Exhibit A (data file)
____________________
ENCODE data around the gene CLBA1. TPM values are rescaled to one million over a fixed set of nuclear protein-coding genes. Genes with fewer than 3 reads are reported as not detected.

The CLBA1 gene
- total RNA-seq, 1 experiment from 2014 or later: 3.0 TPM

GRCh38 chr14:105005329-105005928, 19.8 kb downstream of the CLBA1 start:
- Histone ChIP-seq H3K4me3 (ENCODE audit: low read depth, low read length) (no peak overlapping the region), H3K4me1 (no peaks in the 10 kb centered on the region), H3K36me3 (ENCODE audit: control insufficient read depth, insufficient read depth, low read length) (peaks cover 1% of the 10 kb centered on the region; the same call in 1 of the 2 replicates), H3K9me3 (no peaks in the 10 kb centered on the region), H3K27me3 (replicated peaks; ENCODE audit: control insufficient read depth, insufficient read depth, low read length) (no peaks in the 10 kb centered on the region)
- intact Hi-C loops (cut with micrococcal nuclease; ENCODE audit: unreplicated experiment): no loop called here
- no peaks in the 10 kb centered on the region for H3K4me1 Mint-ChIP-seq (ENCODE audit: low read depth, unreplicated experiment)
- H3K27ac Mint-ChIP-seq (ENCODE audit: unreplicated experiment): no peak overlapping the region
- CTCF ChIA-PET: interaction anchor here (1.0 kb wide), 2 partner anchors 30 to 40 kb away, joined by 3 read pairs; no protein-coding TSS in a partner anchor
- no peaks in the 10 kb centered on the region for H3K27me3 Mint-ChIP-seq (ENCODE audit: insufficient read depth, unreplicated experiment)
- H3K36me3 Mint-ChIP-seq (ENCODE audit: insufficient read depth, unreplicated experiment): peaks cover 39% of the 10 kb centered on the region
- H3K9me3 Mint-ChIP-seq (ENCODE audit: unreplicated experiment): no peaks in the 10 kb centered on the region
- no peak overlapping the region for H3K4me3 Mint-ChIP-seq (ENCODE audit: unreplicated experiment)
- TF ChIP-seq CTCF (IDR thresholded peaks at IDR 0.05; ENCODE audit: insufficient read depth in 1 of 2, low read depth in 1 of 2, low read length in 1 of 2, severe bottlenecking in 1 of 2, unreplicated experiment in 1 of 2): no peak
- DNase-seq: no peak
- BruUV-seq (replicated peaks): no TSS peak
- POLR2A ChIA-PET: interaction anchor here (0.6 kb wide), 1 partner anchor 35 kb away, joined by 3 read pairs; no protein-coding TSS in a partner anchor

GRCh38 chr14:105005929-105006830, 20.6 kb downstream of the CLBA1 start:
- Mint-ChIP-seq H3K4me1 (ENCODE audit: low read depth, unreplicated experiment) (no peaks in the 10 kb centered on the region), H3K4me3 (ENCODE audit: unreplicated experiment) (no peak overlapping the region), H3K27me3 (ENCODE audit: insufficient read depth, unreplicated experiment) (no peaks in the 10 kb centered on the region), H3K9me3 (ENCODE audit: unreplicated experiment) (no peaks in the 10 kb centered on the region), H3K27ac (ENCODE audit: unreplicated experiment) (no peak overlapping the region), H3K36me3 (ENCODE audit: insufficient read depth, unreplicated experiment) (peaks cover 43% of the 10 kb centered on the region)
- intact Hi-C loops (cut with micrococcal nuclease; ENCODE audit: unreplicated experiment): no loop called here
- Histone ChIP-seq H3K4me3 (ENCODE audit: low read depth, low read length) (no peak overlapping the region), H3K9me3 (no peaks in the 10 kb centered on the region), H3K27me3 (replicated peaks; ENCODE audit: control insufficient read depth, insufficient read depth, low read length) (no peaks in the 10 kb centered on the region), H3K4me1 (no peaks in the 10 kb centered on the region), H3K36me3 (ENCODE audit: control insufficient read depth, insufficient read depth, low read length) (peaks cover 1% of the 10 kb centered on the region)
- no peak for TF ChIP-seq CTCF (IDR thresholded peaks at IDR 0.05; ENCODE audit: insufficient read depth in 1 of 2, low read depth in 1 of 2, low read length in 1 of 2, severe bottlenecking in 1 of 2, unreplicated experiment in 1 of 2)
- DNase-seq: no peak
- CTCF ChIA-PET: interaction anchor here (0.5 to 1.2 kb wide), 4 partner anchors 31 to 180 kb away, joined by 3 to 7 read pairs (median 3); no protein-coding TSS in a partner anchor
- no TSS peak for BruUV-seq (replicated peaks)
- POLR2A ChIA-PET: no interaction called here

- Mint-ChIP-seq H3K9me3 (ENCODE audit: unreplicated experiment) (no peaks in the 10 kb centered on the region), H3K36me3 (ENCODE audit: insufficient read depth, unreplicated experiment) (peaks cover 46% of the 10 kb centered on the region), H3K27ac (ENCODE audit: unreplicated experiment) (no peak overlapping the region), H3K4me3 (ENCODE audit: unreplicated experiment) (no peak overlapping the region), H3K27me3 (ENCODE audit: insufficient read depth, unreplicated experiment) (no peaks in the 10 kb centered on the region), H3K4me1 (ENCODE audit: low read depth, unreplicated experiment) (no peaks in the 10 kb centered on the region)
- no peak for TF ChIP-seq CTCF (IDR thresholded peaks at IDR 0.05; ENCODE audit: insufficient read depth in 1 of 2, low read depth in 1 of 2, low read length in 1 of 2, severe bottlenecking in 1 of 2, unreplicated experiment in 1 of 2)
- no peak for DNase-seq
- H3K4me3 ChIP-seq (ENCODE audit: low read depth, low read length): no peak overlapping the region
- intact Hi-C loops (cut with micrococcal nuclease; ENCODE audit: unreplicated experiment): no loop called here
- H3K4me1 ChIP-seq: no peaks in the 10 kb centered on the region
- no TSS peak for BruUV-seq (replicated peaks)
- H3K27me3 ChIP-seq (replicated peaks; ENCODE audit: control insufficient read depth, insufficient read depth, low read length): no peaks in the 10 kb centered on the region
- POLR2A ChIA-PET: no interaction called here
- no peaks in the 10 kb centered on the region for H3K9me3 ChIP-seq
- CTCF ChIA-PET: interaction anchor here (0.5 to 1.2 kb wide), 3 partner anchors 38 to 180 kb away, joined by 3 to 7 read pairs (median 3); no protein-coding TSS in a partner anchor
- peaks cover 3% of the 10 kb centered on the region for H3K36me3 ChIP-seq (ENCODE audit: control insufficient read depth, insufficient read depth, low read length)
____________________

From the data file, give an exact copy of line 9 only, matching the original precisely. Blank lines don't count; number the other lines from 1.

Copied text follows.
- CTCF ChIA-PET: interaction anchor here (1.0 kb wide), 2 partner anchors 30 to 40 kb away, joined by 3 read pairs; no protein-coding TSS in a partner anchor